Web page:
Internet of Things is a brave concept that should be embraced and not feared. Every device on the face of earth has a margin of errors but we are still using them. When you fly, most of the trip is administrated by the plane's auto pilot (device) and not the human pilot. NASA sent a multi-million robot (device) to Mars to explore. If man have never took risks before, you and I would be still living in villages ( don't get me wrong, i love village life :) )

    I am for Internet of Things and i feel the pros are way higher than the cons. Devices are dumb and man is smart, as long as Dr. Evil has no accessibly to the devices :)

    • Joel L
      July 1, 2013 at 3:05 pm

      "Man is ways smarter than devices."

      This is true, but we should remember that man is fallible. Yes, it's unlikely that devices will develop sentience and take over the world - humans are smarter than devices in that sense - but right now, devices can only do what humans program them to do... and our programming sucks! Humans make tons of mistakes, and if we program incorrectly, devices will make mistakes.

      I think that's one danger of the Internet of Things. If we don't take care to program these devices perfectly, there may be an unsuspecting malfunction somewhere down the line and it could unfortunately be devastating.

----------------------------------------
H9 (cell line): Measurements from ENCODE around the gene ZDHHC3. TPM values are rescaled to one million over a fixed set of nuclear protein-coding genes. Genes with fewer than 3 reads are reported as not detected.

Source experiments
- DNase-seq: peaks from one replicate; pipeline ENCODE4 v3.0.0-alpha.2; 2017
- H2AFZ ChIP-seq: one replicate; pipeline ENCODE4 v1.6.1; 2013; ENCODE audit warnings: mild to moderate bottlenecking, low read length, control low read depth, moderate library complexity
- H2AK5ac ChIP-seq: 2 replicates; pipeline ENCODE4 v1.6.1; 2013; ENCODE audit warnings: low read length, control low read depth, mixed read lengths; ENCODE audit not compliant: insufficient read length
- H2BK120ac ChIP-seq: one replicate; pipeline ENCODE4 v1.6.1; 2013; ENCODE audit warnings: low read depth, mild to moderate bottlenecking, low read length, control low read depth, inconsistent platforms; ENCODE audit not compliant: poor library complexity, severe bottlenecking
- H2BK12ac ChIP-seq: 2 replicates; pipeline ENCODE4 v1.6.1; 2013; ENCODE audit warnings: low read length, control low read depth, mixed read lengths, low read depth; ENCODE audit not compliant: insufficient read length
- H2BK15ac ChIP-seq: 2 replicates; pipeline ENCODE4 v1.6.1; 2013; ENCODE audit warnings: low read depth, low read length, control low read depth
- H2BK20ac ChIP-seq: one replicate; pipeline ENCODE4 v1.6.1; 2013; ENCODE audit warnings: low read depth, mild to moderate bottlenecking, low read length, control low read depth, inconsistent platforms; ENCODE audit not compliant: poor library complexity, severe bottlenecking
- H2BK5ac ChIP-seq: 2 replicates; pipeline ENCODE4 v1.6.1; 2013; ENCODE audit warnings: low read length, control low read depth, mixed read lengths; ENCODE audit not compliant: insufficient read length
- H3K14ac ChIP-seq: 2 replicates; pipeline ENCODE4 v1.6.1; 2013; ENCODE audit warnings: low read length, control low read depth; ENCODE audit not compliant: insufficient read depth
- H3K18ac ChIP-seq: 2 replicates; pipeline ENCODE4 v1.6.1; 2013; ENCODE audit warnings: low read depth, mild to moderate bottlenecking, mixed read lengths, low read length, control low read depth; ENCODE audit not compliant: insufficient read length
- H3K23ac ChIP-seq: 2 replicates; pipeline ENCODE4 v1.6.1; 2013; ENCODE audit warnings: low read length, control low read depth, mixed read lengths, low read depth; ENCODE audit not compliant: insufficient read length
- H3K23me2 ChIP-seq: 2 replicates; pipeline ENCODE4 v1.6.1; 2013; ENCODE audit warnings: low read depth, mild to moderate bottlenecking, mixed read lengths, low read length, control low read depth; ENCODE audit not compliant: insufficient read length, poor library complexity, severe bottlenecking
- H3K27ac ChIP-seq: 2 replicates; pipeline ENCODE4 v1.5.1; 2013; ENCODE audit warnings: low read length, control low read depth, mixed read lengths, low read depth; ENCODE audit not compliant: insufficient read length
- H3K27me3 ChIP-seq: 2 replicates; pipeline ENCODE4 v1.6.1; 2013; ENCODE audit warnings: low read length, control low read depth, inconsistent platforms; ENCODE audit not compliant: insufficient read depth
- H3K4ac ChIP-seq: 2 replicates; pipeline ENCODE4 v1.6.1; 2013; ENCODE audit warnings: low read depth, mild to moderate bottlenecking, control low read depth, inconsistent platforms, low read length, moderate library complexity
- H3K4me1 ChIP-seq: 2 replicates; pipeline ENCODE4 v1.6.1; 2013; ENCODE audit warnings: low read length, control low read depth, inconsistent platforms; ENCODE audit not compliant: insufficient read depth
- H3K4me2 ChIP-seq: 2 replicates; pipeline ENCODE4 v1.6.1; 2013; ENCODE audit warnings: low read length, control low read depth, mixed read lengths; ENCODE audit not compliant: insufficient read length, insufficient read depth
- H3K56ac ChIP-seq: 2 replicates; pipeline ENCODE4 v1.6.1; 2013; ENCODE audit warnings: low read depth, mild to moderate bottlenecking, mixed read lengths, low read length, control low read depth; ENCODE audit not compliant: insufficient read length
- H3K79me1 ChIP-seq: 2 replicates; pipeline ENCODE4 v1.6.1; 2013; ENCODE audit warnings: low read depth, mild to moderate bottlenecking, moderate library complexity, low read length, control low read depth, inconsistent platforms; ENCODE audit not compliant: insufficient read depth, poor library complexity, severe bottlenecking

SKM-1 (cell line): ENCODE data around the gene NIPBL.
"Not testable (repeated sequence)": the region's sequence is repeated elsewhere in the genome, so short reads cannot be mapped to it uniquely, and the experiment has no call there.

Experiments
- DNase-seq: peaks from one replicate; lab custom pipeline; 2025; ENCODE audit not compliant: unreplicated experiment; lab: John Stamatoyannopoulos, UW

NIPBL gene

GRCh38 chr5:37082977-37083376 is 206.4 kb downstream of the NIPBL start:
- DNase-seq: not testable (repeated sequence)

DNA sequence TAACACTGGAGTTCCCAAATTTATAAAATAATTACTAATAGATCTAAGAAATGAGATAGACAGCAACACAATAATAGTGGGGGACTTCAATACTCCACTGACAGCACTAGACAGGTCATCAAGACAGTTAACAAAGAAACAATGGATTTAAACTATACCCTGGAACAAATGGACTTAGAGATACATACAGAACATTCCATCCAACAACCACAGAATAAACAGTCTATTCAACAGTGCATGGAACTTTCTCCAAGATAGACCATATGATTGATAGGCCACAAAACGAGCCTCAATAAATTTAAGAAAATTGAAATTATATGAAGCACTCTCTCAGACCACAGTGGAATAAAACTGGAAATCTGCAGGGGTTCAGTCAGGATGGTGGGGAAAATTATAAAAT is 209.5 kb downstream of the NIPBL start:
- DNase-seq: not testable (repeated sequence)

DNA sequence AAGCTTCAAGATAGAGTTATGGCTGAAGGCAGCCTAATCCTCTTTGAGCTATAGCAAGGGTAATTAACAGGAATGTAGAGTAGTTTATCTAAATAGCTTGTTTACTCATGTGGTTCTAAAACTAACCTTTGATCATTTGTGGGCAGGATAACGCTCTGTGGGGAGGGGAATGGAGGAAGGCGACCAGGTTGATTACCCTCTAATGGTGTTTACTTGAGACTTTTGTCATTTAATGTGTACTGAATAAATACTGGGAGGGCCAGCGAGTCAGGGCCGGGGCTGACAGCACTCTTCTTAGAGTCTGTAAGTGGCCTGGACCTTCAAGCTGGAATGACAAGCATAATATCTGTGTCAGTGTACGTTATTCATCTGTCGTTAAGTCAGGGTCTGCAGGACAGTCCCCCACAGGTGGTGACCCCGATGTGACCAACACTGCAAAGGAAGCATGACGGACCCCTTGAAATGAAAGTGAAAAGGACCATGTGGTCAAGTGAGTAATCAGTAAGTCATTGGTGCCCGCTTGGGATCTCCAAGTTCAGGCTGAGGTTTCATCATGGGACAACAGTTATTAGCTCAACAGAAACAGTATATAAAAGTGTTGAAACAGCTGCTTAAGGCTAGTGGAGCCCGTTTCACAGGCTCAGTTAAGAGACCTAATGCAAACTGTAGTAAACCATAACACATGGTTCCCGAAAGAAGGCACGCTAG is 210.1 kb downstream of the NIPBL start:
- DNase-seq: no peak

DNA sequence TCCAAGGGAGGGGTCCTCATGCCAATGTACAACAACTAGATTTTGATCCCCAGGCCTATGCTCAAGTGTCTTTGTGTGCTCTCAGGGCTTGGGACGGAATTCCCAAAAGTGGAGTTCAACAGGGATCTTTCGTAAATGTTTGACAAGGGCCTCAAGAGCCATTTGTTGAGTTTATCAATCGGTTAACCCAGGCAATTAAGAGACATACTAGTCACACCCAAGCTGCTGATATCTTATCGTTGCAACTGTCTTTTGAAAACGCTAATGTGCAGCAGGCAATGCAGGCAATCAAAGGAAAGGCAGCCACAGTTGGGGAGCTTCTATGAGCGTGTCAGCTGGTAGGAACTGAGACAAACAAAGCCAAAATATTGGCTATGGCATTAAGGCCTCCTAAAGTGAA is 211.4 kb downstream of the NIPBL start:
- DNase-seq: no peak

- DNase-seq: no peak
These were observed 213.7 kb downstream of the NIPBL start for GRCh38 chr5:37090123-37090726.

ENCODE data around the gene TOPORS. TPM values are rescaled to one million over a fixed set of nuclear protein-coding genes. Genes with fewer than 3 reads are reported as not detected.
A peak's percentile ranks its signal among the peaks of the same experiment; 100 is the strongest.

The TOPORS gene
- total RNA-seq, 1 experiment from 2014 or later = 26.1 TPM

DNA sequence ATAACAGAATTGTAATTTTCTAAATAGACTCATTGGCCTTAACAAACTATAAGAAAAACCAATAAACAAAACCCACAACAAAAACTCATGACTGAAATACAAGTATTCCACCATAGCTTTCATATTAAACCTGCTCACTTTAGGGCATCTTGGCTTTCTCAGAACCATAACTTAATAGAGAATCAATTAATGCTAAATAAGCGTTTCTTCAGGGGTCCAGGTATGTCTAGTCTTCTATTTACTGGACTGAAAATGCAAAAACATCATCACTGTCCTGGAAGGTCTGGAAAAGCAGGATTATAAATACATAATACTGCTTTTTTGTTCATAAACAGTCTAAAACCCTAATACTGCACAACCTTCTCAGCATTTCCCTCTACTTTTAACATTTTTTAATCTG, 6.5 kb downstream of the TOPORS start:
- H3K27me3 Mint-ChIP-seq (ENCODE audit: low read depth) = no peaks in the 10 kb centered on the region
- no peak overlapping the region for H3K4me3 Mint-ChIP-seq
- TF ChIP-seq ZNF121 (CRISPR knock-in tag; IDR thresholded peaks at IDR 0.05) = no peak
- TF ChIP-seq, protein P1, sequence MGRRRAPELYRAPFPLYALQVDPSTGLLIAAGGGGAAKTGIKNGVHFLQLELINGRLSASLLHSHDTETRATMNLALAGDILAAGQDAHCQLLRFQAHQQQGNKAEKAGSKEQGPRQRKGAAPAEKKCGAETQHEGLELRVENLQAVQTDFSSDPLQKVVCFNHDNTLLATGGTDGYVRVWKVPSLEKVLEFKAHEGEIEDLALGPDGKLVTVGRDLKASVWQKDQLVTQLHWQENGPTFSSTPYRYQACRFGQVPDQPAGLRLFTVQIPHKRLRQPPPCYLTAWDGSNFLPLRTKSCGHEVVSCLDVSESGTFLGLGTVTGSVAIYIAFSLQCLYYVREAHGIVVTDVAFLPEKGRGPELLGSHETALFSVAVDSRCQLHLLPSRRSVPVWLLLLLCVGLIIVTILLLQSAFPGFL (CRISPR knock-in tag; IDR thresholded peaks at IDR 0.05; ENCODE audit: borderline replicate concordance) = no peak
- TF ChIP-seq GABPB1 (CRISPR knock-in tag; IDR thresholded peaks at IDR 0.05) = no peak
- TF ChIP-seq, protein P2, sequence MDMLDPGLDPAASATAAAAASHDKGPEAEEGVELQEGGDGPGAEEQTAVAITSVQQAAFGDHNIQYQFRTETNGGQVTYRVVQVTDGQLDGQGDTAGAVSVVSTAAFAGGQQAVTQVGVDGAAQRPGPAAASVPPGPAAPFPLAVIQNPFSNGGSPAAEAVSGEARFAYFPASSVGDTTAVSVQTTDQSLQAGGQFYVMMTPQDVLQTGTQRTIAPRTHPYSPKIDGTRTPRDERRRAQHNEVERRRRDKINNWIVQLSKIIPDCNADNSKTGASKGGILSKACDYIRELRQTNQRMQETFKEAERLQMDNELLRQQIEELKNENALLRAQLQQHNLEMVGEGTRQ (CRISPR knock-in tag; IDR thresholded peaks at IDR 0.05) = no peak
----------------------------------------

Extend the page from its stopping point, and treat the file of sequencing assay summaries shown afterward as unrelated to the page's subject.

5. williamworlde
    June 28, 2013 at 4:48 am

    So here's how I see it playing out. Maybe I've become extremely paranoid from looking at the Terminator movies; maybe not. A really bad movie with a very real, frightening concept is the Snipes/Stallone flick, Demolition Man. That is a very scary look at what we may do to ourselves.

    Humans are lazy. *Some* humans are smart. Those smart people are creating some fantastic technology for the masses, but who's keeping a check on those devices? Not us lazy humans! Look at how much information we're readily giving up about ourselves in the name of "convenience".

    I betcha a catchphrase that will become mainstream is "Self-aware" from the Terminator series. (Can you tell that movie scares the crap out of me?!) When our devices become self-aware, what/who will stop them from determining what is in the best interest of their human "masters"?

    For the record, I am neither a Luddite nor a conspiratorist. I love my technology, but I take the best care I possibly can to safeguard my info. I am not giving it away that easily in the name of convenience!

    One more thing. If you think a "Prism-like" monitoring isn't happening in your neck of the woods, think again! Just hope it's your own government and not a foreign entity... or Google or WalMart (wink, wink, nod, nod).

    • 1hegame
      June 28, 2013 at 6:40 am

      Have you replied me somewhere. I'm just of thought that there is so much distraction. Things will do some other work and we'll do some other at the same time keeping an eye on the Things. Gone good old times.